MOSCOW — President Vladimir Putin harshly assailed his opponents and accused the West of meddling in Russian politics, telling a parliamentary campaign rally Wednesday that opponents at home and abroad want to weaken the country.Putin’s strongly worded attack on his critics came as he seeks to secure a high turnout and strong support for the dominant main pro-Kremlin party in parliamentary elections Dec. 2. Putin is leading United Russia’s ticket in what is widely seen a maneuver to retain a grip on power after he steps down next spring.
“Those who confront us need a weak and ill state. They want to have a divided society, in order to do their deeds behind its back,” Putin warned, saying a strong United Russia majority in parliament is needed to preserve his course.
Addressing thousands of backers in an event that mixed the flavors of a U.S. political convention and a Soviet-era Communist Party congress, he painted a grim picture of the turmoil in the 1990s in Russia and suggested that his Western-backed political foes were bent on turning the clock back.
That’s awfully damned funny considering this communist party hack wants to turn back the clocks to 1936.
“Now, they’re going to take to the streets. They have learned from Western experts and have received some training in neighboring (ex-Soviet) republics. And now they are going to stage provocations here,” he said, raising the specter of the upheavals that brought Western-oriented leaders to power in Georgia and Ukraine.
The statement appeared to refer to opposition rallies planned this weekend in Moscow and St. Petersburg. Police have forcefully dispersed several previous marches and demonstrations, beating and detaining scores of protesters.
Without naming nations or specific parties, he railed against his liberal, pro-business and Communist opponents, evoking the frightening economic and political uncertainty that pervaded Russia in the years before and after the 1991 collapse of the Soviet Union.
“If these gentlemen come back to power, they will again cheat people and fill their pockets,” he said. “They want to restore an oligarchic regime, based on corruption and lies.”
Former Warsaw Pact nations got a taste of Western-style free enterprise and democracy, and don’t particularly care for Putin’s crackdown. Legitimate entrepreneurs have suffered greatly under his thumb. The Russian mafia, on the other hand, has run amok. Free speech advocates have been imprisoned and media outlets shut down because of their outspoken opposition to Putin’s regime.
Wealthy businessmen like Mikhail Khodorkovsky have been arrested when proved to be too influential for Putin’s taste:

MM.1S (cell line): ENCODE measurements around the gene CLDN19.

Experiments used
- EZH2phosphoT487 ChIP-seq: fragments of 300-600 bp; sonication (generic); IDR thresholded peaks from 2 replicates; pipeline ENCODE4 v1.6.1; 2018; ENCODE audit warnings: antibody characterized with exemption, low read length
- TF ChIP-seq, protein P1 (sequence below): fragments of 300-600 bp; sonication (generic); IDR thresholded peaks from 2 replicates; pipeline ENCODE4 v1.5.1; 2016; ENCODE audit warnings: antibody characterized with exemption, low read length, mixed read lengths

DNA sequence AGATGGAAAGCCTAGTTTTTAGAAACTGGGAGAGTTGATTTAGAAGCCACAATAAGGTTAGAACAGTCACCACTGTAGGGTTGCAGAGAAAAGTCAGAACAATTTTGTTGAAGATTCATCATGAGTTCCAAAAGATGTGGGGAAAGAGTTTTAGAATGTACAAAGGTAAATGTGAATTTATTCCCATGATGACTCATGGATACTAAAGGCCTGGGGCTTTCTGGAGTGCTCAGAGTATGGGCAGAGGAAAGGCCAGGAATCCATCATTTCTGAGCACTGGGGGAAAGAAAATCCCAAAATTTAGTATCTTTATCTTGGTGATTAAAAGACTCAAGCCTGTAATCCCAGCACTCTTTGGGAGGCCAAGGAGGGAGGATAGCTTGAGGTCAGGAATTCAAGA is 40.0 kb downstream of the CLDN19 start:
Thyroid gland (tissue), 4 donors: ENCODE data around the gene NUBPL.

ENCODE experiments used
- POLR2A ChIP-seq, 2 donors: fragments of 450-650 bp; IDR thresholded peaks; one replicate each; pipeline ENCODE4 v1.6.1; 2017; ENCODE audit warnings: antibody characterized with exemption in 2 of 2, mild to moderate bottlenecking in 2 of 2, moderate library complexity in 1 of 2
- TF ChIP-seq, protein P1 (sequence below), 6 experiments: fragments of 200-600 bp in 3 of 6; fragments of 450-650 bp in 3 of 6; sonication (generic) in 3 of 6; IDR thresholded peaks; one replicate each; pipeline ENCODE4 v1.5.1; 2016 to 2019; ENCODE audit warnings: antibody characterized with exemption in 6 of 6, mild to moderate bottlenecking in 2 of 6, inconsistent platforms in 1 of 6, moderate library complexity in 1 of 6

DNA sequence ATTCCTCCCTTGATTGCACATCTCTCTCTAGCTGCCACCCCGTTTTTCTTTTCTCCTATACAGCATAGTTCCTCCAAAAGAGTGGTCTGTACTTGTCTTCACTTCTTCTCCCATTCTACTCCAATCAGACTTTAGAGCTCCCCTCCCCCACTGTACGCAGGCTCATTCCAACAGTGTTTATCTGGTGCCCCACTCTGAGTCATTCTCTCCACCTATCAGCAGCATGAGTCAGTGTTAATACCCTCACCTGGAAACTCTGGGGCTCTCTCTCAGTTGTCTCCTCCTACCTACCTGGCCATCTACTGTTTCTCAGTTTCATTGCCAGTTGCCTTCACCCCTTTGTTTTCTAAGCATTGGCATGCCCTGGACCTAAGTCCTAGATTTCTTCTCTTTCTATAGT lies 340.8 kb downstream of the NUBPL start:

From the start, Putin understood that private ownership of major business and the profits that result from it, major media and opposition can all limit his power. By offering a “compromise” in 2000, he lulled businessmen into hibernation, while “picking them off” one by one, and taking over their money and media ownerships.
By 2003, Russia had become a “managed democracy” where elections were held, but the media was controlled by the government, opposition was threatened, and the only people who could challenge the President – the wealthy elites – were on the run outside the country or in jails.
(The Eurasian Politician)
……An overwhelming victory for the party, which is expected given the Kremlin’s tight control over the political system, would hand Putin a popular mandate and a loyal parliament to limit the clout of his successor and possibly lay the groundwork for a return to the presidency in 2012 or sooner.
……With the vote closing in, Putin has made a string of often-extravagant appearances, pumping up his image as an indispensable leader part of a choreographed propaganda campaign drawing heavily on imagery from the Soviet era and czarist Russia, periods that evoke pride despite the history of bloodshed and oppression.
……Putin has left it unclear just what role he will play and how he will seek to retain clout. But the calls for him to stay bolster his position by suggesting the people want the president himself, not just his policies.
Putin manipulated the system to leave a loophole the size of the mine pit at Mirny. The scary thing is there’s still allot of older, addlebrained Russians who still pine for ‘Uncle Joe’, and ‘disaffected’ neo-Stalinist punks who haven’t had a “job” since the old State-run economy collapsed. In their warped minds, the Totalitarian State was brutal, but ‘stable’ nonetheless.
The way it looks right now, Russia is squandering its opportunity to join the rest of the civilized world in 21st Century business and government. If they follow Putin’s lead, “Uncle Joe” will be back whether they like it or not.